That he bears resemblance to footballer Zinedine Zidane might lead you to believe that this is how all French heroes look. After all, the magic that Zidane performs on the field is not different from what master chef and restaurateur Jacques Pourcel whips up in the kitchen. The three Michelin star chef is the CEO and chef de cuisine of Le Jardin des Sens, in Montpellier in France, which he runs with his twin brother, Laurent. Pourcel was in the country earlier this month to usher in the 25th anniversary of the restaurant Orient Express, Taj Palace Hotel, New Delhi. We got a taste of a creamy pan-fried sea bass with a crunchy crust; and roasted rack of lamb with a sweet aftertaste: both marked, as Pourcel puts it, with the “contradiction”, characteristic to their kitchen. Edited excerpts from an interview:
Your brother and you have been awarded three Michelin stars for creativity in French cuisine. What would you say has been your biggest contribution to French food?
When we began cooking, French cuisine was a little straightjacketed. We’ve added more fun to it: more fun in the kitchen and in the process of cooking it, and more fun on the plate. You can see it’s crazy, it’s eccentric. We’ve brought our personalities into cooking.
Kitchen confidential: Pourcel adds the fun factor to ‘straightjacketed’ French cuisine at his restaurant. Priyanka Parashar/Mint
To be awarded the greatest culinary honour at 23, did you both have to look for bigger culinary goals?
My father was a winemaker, and my mother taught us a great deal about cooking: from fish soup, stuffed squid and so on. We were already born into this ethos and started cooking when we were 15; exchanging ideas and swapping recipes. There were so many possibilities from there and there was so much desire to go out and begin something new and develop fresh concepts. We wanted to constantly reset our goals, to test ourselves and create newer things.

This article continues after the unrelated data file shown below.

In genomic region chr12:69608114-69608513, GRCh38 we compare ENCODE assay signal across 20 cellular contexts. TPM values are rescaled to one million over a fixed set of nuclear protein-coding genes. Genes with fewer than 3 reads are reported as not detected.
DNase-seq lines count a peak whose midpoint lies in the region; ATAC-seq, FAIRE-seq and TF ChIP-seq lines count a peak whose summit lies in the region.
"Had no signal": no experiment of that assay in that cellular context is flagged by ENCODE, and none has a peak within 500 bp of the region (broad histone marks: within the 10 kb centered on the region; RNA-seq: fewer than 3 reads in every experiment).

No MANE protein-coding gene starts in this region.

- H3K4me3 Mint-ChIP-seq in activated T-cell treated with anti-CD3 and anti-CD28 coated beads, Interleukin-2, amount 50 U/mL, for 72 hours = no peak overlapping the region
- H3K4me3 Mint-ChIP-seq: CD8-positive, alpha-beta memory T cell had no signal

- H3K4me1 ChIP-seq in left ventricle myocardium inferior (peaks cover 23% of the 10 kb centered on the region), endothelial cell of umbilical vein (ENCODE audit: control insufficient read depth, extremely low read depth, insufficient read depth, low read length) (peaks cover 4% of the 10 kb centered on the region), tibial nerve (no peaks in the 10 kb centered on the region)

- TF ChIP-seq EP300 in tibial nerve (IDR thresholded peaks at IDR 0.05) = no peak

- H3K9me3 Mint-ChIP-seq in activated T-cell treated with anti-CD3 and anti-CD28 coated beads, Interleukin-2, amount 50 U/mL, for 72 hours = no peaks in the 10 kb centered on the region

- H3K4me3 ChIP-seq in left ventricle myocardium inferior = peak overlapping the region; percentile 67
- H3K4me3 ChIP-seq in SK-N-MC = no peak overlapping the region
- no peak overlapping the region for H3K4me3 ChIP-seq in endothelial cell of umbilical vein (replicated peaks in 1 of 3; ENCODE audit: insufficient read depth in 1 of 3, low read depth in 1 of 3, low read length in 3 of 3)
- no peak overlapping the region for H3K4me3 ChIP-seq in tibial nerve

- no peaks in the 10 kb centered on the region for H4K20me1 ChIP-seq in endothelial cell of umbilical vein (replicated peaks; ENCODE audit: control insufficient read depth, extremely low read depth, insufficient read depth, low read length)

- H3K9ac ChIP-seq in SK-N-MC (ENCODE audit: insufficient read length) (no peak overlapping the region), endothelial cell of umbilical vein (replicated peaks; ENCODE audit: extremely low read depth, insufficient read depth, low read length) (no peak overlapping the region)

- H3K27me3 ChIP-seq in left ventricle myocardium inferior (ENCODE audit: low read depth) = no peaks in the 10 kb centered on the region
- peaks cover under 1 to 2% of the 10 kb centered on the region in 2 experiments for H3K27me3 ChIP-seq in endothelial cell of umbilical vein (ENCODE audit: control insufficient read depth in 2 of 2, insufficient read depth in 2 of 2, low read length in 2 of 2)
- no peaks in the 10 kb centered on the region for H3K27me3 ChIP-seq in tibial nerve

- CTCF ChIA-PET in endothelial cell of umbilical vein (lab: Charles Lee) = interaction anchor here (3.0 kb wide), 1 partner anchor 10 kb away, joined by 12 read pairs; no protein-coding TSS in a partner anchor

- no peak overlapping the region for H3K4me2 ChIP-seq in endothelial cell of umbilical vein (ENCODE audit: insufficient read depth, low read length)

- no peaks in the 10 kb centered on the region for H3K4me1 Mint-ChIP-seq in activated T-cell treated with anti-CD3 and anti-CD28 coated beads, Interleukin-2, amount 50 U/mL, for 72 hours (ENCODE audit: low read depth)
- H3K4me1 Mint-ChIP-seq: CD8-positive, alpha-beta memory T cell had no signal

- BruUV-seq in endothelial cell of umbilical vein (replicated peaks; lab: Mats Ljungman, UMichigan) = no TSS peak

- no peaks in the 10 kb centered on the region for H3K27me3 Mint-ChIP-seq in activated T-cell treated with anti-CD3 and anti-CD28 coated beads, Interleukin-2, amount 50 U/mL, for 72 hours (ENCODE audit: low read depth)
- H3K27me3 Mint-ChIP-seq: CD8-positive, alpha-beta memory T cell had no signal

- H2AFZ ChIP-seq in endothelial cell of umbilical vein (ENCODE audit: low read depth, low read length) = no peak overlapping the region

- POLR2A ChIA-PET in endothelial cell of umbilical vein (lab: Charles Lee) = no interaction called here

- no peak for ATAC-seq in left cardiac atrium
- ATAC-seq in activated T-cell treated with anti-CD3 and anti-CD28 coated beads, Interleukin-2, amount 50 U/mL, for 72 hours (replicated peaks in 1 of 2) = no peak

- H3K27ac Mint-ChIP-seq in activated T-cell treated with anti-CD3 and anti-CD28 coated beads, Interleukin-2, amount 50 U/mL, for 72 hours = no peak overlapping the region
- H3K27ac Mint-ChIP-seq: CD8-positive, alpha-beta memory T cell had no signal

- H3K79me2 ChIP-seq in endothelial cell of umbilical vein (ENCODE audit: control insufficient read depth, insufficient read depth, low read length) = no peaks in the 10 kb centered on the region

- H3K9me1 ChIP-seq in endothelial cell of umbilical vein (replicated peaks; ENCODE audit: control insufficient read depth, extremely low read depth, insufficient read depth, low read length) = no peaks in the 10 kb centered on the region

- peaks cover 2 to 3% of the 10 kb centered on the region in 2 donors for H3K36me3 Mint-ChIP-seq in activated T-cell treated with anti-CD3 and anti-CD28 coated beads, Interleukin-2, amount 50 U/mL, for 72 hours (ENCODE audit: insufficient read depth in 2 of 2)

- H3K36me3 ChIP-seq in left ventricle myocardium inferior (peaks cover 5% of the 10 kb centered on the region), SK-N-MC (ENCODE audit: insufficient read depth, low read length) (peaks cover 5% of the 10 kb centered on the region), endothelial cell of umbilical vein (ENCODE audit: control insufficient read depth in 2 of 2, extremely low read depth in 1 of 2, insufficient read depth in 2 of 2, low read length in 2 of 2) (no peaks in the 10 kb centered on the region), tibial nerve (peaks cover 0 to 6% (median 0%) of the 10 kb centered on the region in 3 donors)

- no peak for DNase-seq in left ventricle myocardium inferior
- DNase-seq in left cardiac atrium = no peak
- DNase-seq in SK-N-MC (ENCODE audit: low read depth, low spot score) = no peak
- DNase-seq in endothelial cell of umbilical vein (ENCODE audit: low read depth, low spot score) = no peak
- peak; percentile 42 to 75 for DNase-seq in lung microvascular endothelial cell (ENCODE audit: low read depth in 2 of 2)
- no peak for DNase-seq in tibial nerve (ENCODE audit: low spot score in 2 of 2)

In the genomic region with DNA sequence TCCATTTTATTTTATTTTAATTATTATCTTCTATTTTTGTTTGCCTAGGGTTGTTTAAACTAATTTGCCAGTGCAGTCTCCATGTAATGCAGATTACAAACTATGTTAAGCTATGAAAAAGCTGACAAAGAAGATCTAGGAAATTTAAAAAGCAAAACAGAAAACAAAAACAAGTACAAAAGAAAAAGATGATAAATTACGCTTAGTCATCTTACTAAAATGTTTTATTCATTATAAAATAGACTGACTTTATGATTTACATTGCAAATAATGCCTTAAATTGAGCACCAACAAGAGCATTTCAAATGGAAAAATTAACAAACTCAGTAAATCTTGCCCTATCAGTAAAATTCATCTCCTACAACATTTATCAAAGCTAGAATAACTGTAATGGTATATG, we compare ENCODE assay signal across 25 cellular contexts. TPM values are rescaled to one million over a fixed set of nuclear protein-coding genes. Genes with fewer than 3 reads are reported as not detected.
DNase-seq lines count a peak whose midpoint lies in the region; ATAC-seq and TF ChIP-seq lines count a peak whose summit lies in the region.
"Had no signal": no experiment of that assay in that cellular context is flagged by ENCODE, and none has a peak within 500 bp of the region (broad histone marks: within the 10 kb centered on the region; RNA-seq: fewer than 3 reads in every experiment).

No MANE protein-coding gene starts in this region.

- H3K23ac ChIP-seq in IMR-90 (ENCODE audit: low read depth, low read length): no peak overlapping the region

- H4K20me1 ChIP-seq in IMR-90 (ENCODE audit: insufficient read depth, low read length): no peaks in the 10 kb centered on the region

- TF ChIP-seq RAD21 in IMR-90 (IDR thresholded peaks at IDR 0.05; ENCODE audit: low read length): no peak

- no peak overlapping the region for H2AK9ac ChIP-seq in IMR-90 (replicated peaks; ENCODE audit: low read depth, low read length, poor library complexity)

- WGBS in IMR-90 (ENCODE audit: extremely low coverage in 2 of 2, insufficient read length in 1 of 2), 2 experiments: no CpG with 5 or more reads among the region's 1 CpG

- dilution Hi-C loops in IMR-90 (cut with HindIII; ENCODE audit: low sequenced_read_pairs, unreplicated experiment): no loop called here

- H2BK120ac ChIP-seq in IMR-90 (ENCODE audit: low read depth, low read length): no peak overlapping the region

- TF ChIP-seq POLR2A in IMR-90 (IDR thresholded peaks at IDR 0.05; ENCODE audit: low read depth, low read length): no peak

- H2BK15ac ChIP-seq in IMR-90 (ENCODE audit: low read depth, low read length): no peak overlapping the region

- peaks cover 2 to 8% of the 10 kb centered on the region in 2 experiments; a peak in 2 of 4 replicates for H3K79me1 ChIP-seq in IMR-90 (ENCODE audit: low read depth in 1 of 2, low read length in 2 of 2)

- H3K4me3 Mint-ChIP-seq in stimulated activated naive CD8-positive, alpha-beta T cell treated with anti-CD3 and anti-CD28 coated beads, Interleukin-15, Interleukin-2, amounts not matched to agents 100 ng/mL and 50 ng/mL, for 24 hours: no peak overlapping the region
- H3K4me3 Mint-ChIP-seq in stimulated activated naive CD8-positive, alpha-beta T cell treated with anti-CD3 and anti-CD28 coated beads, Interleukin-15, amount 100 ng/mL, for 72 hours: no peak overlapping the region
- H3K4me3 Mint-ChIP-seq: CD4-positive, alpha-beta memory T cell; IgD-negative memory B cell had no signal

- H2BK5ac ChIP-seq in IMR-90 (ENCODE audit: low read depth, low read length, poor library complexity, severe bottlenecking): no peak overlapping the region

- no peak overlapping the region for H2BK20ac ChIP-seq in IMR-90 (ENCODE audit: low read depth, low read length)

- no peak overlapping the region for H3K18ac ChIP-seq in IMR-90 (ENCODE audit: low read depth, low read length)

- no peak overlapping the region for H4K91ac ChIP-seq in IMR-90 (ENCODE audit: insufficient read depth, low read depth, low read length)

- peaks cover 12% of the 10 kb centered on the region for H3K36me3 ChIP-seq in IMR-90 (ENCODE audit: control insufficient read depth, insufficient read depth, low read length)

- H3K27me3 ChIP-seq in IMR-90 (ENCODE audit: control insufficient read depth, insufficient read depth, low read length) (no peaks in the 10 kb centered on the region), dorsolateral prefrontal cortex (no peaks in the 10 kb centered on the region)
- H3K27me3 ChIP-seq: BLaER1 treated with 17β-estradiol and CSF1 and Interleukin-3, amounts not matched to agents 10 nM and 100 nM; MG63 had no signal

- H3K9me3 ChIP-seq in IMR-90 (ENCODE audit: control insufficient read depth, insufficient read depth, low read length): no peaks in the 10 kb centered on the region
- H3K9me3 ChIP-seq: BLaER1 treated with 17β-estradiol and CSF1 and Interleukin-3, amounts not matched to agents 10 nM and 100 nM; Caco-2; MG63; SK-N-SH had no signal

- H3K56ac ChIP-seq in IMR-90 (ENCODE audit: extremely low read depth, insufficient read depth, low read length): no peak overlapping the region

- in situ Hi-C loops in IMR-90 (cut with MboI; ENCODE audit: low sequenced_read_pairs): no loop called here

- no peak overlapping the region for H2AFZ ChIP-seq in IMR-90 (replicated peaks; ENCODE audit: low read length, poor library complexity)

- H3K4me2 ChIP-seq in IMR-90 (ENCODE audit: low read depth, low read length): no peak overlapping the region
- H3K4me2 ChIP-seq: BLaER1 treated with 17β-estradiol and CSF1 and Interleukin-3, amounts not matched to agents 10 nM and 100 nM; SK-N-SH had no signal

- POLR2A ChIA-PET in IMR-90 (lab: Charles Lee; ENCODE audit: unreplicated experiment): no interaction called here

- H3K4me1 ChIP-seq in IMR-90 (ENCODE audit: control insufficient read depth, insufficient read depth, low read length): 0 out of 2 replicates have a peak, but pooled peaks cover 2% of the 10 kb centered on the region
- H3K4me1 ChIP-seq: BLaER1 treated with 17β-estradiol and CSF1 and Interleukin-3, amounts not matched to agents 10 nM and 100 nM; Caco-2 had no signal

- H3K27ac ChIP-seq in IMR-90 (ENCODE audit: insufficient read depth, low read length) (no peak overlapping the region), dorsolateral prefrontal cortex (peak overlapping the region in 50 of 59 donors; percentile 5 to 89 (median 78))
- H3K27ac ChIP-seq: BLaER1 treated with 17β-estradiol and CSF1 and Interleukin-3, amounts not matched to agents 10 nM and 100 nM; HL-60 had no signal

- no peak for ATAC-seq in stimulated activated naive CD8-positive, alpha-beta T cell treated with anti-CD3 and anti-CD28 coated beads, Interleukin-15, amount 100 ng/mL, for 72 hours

You were born in the south of France by the Mediterranean. How have these two geographical aspects of land and sea influenced your cooking?
We like to use contradiction in our cooking. We use ingredients from both land and sea: hot and cold, melting and crunchy, sweet and savoury, bitter and sweet.
How important is presentation to French cuisine?
The presentation is like your moment as a good chef. When you are good at your job, and you already have mastered how to make delicious food, you start playing with ingredients, colour, structure, flowers and you can do so much with it. The entire process of cooking is difficult and the presentation part is your moment, and your moment to enjoy.
What wins: creativity of a dish or its taste?
They have to go together, work in coordination. A chef can’t be only creative; he has to match the taste, the taste is all we have. You pay for delicious food in a restaurant. But then again, a chef needs his identity: something that specifically marks him out. The best chefs will have to focus on both.
What’s been the most surprising or startling reaction to your food in, say, Asia?
Watching the Chinese react to chicken feet. They didn’t like it at all.
What would you advise someone who wants to be a chef?
Learn and respect that you are making a beautiful product. We have a saying—if you’re cooking a chicken, do it well because he’s dying for you.
Since you’re already next door in China, should we expect you to open a brasserie sometime soon in India?
If people are up for it, why not?
Have you ever tried your hand at Indian cooking? Any favourite flavours?
I’ve only tried Indian food at restaurants in Paris and London and they often temper down the tastes there to match the European palate. But the spicy curries stand out, yes. Also, my mission this time is to try some authentic Indian food.